Whilst the novel is set in a fictitious world, the characters are very real. I like this about Murakami novels. The characters stay true, whilst the world around them becomes fake, but how like our real world is this? We sit everyday watching a fake world go by, never questioning, just accepting what we see in the news, what we hear politicians tell us, believing that a government would never lie to its people. We then find out that wars and atrocities have been committed under the cover of lies, that the politician have been deceiving us. Is our world really any more abstract than the world of Murakami's? And if this is true where does the problem lie? The only people that can change these things are us, but how many of us are too scared to do or say something? This is where we watch the bravery of the characters who have a goal, and will do anything to achieve that goal, and somehow we wish we could be just a little bit like them. This is where fiction and reality trade places again.
Good and bad are also tradeable entities, they continually switch places, there is never absolute good and absolute evil in the world, and we see this through the eyes of Murakami. A gentle and loving husband can seem like that to all of society, but to his wife he can be seen as a monster. She is the one that takes a beating and has to cover up the bruises, and this can be taken to any level. We let people see what we want them to see, we don't tell everyone the truth of what lies behind that closed door. "Our man did this," the dowager said. We've taken care of her three fractures, but one ear is exhibiting symptoms of hearing loss and may never be the same again." ... "We can't let anyone get away with doing this. We simply can't." But should we take the law into our own hands? Can we trust the world to help us out if we don't help ourselves out instead? In this strange world filled with maza's, dohta's and air chrysalis's the man may have raped a shadow, not a real entity, does this make his crime any better or any worse?
"The problem is not with me but with the world around me. It's not that my consciousness or mind has given rise to some abnormality, but rather that some kind of incomprehensible power has caused the world around me to change."
Once you have entered the world of Murakami it is difficult to leave. Once you find yourself transfixed by his writing you want more and more of the madness, you don't realise until it's too late that you've been sucked into the rabbit hole and there is no escape. Throughout the book we meet interesting people, we do not read the whole book through the eyes of Tengo and Aomame. The side character of Ushikawa is interesting and at times sad. The strange story of the NHK collector knocking on doors is an interesting side story, and it wouldn't be Murakami if cats did not feature somewhere! In this book we hear of the fable about the "Town of Cats". It is a story Edgar Allen Poe would be proud of and a place I certainly would not want to visit. Murakami's cats are not the soft cuddly variety! But all of the stories that seem incomprehensible on their own, when added together they start to make some sort of sense, but only if you try to look into the deeper meaning of things. I think many people disregard Murakami's writing because on the surface it seems trite and nonsensical, but take the time to try and understand him and his work will start to pay dividends. The world as you see it starts to change as you read, things you see as implausible suddenly seem to start making sense. That is what is clever about these types of novels, Murakami takes a plausible event, and twists it into something that could never happen, but it is not as far removed from reality as a science fiction story would be.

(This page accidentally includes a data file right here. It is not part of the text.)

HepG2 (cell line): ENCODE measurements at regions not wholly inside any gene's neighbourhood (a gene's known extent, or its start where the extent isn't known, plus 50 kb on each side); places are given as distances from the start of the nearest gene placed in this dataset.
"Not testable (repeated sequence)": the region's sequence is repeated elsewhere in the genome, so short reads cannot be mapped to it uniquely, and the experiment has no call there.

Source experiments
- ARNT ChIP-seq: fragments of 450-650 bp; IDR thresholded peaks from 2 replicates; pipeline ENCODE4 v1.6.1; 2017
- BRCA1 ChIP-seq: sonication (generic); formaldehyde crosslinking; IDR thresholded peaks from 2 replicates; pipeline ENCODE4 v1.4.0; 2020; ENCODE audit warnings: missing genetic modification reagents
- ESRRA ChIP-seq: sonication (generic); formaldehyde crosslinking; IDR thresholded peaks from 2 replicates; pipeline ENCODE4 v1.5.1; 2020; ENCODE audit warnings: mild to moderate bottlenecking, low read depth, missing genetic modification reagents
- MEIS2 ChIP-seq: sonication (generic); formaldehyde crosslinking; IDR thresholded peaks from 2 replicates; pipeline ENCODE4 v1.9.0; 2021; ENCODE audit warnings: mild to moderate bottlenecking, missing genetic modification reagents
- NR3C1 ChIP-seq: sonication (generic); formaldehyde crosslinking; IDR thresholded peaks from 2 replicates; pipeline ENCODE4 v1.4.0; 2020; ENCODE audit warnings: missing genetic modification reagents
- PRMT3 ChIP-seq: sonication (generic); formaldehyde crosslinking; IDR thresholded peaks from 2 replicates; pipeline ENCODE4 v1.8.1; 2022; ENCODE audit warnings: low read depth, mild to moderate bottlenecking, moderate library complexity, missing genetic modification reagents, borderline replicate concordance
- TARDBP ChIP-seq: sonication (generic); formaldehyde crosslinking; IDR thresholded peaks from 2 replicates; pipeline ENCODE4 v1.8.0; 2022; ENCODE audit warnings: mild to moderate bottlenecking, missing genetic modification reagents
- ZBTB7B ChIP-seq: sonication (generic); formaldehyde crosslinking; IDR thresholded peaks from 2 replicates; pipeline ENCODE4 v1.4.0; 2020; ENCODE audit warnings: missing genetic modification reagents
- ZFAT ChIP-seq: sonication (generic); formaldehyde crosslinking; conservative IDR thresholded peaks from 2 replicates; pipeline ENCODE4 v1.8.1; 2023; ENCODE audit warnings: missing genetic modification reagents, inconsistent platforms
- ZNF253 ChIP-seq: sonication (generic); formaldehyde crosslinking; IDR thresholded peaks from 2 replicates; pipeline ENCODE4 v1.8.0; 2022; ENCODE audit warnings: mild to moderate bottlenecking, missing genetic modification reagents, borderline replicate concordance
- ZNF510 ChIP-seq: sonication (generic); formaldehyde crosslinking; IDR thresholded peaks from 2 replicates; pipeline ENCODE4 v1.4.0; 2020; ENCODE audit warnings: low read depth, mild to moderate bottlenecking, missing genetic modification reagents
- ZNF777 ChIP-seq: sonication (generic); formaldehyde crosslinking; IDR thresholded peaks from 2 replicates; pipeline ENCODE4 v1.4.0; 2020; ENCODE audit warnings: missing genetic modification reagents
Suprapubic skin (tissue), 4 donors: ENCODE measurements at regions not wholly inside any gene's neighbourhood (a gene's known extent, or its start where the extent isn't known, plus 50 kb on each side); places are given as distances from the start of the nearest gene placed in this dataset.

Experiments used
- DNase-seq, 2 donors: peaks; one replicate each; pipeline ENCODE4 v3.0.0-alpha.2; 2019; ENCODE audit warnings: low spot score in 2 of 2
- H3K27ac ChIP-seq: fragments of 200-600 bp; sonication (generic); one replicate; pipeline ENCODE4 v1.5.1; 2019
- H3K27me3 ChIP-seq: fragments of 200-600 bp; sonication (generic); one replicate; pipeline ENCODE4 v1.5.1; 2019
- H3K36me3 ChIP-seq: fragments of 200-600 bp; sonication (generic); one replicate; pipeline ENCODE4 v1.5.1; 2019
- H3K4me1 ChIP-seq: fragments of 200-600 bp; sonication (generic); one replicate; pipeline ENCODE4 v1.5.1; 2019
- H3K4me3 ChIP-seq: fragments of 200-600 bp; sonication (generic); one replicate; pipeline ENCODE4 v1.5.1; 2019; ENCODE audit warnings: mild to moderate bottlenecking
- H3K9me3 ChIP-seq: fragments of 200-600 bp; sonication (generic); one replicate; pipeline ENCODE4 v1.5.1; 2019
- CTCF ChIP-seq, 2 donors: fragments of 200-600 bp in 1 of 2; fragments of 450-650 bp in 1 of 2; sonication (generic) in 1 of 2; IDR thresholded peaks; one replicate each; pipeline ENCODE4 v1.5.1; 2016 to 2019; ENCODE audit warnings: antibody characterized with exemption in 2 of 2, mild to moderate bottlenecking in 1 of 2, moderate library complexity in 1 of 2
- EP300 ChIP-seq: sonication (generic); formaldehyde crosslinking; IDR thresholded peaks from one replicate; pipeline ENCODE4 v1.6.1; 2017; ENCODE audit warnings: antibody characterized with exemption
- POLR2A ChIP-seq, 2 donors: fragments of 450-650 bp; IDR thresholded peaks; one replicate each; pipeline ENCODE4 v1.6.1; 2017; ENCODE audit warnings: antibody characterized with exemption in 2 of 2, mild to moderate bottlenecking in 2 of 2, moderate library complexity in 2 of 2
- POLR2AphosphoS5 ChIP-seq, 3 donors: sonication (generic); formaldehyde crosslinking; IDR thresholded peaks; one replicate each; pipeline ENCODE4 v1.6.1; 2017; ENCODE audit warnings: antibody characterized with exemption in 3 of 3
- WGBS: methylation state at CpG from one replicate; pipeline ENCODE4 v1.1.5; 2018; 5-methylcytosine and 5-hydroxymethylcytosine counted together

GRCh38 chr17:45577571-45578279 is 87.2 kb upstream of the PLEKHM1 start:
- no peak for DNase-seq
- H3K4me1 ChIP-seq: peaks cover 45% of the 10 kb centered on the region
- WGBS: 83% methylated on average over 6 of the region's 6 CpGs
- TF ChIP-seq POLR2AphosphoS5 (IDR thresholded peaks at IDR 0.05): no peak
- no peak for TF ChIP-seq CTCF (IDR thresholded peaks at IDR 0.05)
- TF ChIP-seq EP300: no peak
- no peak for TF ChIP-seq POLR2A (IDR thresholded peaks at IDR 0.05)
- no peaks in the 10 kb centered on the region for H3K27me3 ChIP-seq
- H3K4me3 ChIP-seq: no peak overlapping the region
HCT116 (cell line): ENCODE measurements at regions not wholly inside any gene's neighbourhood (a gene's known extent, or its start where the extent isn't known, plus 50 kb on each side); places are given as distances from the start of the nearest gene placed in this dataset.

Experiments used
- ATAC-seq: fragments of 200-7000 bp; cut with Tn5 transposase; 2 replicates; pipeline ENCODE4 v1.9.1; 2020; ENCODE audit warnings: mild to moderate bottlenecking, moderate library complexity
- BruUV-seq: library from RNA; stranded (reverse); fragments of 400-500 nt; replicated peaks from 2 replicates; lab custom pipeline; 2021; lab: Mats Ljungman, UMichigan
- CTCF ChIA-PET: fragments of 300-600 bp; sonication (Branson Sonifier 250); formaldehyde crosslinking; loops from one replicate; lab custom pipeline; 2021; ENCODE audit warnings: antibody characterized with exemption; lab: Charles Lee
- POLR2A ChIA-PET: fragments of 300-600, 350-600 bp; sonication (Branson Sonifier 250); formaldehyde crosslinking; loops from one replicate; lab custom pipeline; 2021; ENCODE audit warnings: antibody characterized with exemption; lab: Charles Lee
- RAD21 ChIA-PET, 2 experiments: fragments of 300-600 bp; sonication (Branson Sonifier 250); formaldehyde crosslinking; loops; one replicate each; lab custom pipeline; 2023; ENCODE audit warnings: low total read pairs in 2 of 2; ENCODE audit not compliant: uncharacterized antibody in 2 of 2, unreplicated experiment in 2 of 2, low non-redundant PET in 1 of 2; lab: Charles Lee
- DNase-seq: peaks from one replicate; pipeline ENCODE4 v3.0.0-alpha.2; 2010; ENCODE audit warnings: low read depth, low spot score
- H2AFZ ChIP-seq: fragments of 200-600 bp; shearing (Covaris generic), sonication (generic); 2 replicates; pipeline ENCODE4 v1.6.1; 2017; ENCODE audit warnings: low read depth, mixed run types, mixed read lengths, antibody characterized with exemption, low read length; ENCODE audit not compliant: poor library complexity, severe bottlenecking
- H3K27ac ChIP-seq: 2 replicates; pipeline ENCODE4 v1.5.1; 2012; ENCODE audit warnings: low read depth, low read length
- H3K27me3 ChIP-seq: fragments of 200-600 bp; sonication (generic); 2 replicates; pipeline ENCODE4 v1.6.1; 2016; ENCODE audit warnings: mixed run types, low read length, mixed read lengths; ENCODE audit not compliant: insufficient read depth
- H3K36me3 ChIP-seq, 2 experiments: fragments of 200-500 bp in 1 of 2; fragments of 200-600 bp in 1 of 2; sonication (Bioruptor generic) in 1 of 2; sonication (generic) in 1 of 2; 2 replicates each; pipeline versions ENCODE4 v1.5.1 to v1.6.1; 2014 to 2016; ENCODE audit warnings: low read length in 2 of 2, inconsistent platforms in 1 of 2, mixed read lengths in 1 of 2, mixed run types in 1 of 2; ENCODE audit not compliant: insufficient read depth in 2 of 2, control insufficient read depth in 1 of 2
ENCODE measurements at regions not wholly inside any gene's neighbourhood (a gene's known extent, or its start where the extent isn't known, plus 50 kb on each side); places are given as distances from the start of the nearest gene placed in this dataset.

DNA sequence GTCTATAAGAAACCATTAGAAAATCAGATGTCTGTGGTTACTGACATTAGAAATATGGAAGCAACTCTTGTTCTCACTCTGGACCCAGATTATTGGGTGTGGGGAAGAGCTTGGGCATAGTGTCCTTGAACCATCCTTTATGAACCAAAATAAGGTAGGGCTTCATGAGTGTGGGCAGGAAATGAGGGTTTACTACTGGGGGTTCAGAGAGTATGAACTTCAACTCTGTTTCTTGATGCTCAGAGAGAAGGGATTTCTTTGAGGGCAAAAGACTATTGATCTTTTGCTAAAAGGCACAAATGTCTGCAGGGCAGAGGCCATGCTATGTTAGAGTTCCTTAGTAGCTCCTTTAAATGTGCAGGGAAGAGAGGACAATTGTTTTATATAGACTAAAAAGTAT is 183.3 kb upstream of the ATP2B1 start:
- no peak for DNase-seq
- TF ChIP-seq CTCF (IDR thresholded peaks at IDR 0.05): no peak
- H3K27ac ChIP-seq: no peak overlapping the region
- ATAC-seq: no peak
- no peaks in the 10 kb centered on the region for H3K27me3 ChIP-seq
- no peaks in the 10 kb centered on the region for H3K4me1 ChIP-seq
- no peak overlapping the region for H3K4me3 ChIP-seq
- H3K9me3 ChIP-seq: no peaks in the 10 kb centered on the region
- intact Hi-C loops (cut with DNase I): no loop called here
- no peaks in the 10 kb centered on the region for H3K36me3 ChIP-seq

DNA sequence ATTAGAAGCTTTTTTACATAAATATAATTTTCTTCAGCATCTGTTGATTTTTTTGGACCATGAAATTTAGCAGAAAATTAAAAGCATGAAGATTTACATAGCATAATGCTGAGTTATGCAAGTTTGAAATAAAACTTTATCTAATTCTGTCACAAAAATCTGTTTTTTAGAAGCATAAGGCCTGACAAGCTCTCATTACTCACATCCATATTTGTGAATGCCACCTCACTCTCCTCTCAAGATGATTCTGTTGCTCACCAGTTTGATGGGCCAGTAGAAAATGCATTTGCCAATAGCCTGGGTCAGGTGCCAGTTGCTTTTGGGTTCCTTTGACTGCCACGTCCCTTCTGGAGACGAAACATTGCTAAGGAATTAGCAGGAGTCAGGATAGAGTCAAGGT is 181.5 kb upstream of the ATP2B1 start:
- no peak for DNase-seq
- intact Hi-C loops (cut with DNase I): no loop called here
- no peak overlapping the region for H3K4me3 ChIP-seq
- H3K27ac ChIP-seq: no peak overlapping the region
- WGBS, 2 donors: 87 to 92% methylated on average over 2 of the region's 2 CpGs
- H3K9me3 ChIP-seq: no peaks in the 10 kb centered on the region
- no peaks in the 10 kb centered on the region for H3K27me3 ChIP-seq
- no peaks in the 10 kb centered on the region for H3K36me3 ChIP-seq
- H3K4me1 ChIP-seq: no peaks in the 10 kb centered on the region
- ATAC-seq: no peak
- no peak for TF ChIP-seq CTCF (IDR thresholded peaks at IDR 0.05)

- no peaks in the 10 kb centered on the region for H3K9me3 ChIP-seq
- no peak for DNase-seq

"It's very difficult to logically explain the illogical."
The book is a challenging read, it is after all 1318 pages long, and if I am honest, it could be shorter. We can't forget that this was written as three volumes, so perhaps in publishing it as one volume, cuts could have been made. Murakami has a repetitive streak, and there are lots of times that he has repeated concepts and the retelling of the story that the reader does not need. This slows the pace of the novel down, but I don't mind that. I like the Japanese sedate way of life that seems to slowly flow through the book. Nothing is rushed, and that is why I like reading, it is a chance to sit and relax and not rush.
I think for many readers, the fact that Murakami goes off on detailed tangents can be annoying, and maybe they are best sticking to his shorter quirkier novels. The narrative has been stretched out over the three books, but I like that. I want to feel that Tengo and Aomame's journey has taken the nine months of the book to progress through, I don't want to feel like the journey has been an easy one for either of them, it would detract from the point of the story, that they needed to search for each other.
I do however get a bit frustrated with some parts of the book that seem to be forgotten about. Whilst Murakami repeats large parts of the story, there are some things which don't get explained at all and in some instances they are disregarded. This is not the first time that I have read a Murakami novel and got a bit confused, but I think with a novel of this size, if you can find the time to reiterate parts of the story over and over, you could find the time to fill in a few blanks!
I therefore recommend this book to Murakami fans, and those who want to take on the challenge of an alternate reality. It is a long book, and I prefer some of his other shorter novels, but I do think that this epic novel will remain a firm classic with readers of this genre.